USO Tour Day 3: Sleeping in Saddam’s former palace

[Editor's note: The NFL is continuing its legacy of going overseas to visit U.S. military troops with the NFL USO Coaches Tour. The current summer tour to Iraq represents the first time the NFL has brought a group of coaches overseas to visit the troops, as three current and two former NFL coaches -- New York Giants coach Tom Coughlin, Tennessee Titans coach Jeff Fisher, Baltimore Ravens coach John Harbaugh, retired Pittsburgh Steelers coach Bill Cowher and former Oakland Raiders and Tampa Bay Buccaneers coach Jon Gruden -- are on a tour of U.S. military bases in the Persian Gulf.]

So, what are the accommodations like on USO tours? We always stay in “DV” quarters, which are on-base accommodations for “Distinguished Visitors.” These quarters can range from having an extra pillow on a standard-issue Army cot in a barrack-style room to comfortable single rooms for each member of the tour.

At Victory Base Camp (VBC) in Baghdad, where the 2009 NFL-USO Coaches Tour was based, the highest-level DV quarters were located at the Joint Visitors Bureau (JVB) Hotel. This is the same place that President Barack Obama stayed in April on his surprise visit to Iraq. The JVB Hotel is a former palace of Saddam Hussein, and it has large ballrooms, sparkling chandeliers and gilded fixtures.

When we checked in, we were told that the coaches would stay in one room with bunk beds. “I haven’t bunked up since I was a graduate assistant,” Harbaugh remarked. Gruden quickly agreed. Coughlin got the one single bed in the room because of his seniority. With three bunk beds in the room, one coach would have to sleep on a top bunk. Gruden drew the short straw because he was the youngest among the group. Of course, he reminded the other coaches of his suffering over the course of the entire tour by referring to himself as “Little Johnny from the top bunk.”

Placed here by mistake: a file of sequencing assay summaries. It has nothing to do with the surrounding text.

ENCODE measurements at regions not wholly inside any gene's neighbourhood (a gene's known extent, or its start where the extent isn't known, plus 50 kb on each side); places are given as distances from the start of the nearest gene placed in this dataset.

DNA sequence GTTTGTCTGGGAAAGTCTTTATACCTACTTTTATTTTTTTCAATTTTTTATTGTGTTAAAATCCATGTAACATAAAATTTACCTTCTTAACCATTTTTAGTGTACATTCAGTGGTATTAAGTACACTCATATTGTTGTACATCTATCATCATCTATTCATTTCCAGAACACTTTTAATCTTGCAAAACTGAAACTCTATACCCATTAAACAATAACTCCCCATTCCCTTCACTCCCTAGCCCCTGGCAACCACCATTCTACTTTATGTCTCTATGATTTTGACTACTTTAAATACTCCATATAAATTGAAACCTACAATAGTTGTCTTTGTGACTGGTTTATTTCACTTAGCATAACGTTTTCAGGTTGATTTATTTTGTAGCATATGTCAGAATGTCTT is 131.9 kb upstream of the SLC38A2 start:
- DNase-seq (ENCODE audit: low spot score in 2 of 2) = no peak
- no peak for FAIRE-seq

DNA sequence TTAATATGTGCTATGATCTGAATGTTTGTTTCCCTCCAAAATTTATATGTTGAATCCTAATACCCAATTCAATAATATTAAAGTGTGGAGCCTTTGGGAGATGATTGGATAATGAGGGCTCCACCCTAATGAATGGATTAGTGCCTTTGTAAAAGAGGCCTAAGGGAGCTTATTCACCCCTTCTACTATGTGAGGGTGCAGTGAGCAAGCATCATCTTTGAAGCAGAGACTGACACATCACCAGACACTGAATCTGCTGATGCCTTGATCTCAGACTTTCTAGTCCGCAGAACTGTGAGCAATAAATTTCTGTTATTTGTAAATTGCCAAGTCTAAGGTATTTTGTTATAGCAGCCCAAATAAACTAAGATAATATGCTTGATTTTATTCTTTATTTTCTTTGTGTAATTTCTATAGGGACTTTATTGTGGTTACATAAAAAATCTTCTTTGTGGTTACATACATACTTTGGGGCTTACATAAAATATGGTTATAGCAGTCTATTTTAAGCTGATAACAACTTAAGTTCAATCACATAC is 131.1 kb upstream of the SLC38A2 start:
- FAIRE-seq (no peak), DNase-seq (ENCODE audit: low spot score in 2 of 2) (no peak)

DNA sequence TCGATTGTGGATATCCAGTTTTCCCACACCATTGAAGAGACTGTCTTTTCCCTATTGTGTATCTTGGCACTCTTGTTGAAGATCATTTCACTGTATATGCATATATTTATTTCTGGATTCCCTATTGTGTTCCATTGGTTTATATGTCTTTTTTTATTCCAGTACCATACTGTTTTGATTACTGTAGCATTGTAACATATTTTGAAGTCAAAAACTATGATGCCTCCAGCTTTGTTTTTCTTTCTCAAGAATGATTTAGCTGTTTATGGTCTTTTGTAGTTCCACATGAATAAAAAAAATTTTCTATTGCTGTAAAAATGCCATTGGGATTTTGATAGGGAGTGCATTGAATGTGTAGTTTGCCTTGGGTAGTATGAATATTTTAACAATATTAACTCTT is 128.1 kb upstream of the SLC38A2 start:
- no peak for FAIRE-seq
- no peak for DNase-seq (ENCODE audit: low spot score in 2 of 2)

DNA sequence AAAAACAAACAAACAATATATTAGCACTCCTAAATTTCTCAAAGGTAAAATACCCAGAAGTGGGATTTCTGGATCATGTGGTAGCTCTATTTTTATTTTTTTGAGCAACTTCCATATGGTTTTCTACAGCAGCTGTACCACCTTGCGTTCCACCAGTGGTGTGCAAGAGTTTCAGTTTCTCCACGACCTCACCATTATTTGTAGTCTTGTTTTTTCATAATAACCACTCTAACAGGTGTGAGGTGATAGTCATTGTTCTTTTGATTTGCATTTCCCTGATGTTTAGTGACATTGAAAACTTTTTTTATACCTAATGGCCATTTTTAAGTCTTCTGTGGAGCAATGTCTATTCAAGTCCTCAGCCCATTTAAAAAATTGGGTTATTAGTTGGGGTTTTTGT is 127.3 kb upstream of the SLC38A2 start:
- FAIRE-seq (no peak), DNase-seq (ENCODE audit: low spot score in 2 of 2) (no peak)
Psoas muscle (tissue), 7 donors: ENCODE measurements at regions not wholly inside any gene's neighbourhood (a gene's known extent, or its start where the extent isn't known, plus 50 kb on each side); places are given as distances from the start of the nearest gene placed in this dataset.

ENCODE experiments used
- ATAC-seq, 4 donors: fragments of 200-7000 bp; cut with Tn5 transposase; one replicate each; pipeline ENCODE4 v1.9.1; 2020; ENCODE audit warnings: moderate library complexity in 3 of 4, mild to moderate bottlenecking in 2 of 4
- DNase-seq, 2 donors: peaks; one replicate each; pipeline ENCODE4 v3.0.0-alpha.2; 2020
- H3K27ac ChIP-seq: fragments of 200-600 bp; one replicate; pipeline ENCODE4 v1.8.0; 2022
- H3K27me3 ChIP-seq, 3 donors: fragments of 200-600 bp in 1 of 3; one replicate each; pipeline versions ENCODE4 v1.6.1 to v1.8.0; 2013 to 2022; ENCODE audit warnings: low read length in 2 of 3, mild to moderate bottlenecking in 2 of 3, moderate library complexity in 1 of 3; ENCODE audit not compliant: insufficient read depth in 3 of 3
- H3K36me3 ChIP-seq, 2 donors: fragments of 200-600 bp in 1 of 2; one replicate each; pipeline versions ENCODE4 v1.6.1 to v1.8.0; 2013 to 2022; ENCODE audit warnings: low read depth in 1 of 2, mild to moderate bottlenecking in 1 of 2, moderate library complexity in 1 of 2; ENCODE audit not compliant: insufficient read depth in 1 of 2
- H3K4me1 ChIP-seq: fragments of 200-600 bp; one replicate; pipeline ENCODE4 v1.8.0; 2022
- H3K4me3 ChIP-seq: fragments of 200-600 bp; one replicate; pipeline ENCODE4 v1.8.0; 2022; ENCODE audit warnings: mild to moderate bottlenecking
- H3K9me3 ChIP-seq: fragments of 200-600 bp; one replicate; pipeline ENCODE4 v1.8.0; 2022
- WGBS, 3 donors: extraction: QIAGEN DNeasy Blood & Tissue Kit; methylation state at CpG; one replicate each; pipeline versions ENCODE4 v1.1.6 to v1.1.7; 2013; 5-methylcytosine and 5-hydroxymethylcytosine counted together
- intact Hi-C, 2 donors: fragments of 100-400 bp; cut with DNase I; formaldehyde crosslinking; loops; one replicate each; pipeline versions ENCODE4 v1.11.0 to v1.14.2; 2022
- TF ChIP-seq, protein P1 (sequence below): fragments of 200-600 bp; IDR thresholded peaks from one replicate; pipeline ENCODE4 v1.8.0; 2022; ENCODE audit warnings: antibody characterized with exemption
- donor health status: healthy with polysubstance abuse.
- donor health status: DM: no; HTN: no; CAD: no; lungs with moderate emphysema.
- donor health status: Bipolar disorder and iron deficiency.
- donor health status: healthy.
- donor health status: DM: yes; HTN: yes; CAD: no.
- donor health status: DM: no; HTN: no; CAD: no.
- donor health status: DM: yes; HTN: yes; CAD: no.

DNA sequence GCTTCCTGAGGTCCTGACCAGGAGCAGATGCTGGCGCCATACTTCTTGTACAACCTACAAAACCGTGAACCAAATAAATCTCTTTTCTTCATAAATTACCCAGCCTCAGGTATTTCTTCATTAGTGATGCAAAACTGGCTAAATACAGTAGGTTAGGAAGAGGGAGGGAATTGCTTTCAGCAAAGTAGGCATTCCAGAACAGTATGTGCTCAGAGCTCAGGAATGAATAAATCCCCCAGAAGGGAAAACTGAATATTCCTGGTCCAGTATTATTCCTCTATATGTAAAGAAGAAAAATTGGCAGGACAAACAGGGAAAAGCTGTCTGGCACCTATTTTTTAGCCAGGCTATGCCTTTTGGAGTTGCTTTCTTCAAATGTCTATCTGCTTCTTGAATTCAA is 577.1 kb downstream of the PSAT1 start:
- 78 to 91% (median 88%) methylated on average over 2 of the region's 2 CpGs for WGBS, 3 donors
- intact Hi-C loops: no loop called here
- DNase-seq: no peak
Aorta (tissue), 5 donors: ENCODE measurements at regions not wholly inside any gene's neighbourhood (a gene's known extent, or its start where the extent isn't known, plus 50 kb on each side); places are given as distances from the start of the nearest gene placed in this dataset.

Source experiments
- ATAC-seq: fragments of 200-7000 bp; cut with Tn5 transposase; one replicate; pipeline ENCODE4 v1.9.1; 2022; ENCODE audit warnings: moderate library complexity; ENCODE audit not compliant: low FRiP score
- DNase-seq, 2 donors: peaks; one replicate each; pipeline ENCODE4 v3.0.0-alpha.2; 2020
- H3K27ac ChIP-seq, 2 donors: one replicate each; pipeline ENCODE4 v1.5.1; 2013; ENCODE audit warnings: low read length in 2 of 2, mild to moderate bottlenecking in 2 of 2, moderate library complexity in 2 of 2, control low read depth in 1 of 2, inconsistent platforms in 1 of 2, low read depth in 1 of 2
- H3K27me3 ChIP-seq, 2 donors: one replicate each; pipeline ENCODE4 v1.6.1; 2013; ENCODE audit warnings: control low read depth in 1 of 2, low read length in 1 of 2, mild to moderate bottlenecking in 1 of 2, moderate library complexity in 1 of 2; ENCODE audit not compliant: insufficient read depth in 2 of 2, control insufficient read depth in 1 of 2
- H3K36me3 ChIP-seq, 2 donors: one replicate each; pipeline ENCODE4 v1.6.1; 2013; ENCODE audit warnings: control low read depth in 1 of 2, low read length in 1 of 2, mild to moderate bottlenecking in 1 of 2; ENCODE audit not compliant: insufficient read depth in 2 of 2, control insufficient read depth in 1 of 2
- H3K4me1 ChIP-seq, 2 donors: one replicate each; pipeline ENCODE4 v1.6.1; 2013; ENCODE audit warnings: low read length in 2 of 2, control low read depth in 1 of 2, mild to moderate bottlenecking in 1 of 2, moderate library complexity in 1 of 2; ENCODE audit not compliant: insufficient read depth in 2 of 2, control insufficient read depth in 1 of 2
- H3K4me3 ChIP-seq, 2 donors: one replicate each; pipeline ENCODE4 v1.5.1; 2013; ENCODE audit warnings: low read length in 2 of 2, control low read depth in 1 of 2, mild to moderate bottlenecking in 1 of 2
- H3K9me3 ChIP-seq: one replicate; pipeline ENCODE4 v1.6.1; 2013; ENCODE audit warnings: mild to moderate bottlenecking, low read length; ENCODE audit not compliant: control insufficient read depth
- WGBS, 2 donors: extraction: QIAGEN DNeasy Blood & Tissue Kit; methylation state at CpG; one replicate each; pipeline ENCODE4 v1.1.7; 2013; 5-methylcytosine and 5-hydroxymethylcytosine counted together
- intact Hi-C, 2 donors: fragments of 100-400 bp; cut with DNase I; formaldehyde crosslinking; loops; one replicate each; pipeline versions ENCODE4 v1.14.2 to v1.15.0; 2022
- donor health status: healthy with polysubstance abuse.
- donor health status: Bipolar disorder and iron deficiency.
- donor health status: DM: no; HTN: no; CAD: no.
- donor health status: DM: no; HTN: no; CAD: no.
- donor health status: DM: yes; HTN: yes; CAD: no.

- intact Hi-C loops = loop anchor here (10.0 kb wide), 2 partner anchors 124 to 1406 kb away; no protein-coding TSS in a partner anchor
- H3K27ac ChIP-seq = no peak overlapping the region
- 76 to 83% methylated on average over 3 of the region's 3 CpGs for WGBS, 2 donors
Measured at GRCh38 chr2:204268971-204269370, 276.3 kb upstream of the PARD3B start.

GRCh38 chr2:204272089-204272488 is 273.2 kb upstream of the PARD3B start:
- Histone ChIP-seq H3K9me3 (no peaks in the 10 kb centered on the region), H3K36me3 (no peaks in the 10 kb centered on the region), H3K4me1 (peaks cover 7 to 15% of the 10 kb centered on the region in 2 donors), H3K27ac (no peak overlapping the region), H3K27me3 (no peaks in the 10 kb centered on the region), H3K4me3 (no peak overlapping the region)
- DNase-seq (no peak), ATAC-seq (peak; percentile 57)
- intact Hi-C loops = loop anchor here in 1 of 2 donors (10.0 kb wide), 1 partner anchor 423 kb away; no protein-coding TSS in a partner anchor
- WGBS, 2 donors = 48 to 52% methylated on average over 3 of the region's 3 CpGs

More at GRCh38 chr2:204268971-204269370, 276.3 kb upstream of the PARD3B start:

The question you might be asking, which is a good one, is, why were the five coaches all put in one room? Since we were in a former palace, shouldn’t there be room for the coaches to at least stay two per room? On a normal occasion, this would have been the case, but this wasn’t one of those instances. Vice President Joe Biden was staying down the hall from the coaches, and the rooms between them were needed for Secret Service and key VP staffers.

U.S. Vice President Joe Biden (C) poses with NFL coaches (L-R) Jon Gruden, Bill Cowher, Jeff Fisher, Tom Coughlin and John Harbaugh during a quick break of a week-long USO tour. (Mike Theiler / USO)

U.S. Vice President Joe Biden (center) poses with NFL coaches (from left to right) Jon Gruden, Bill Cowher, Jeff Fisher, Tom Coughlin and John Harbaugh during a quick break during their week-long USO tour. (Mike Theiler / USO)

In fact, shortly after Biden “checked in” to the JVB (trust me, the Secret Service checked in long before he arrived on site), the VP walked down the hallway to say hello to the coaches. This led to a nearly one-hour exchange between the two parties.

Harbaugh was sure to thank Biden and the state of Delaware for producing such a great person and terrific QB in Joe Flacco. The Vice President spoke with great pride about the progress we’ve made in Iraq and the preparation, commitment and execution of our Armed Forces. It didn’t go unnoticed to anyone that these also are the qualities necessary to play winning football. Biden’s son, Capt. Beau Biden, a member of the Delaware National Guard who’s currently serving in Iraq, joined his father in talking football, politics and war with the coaches.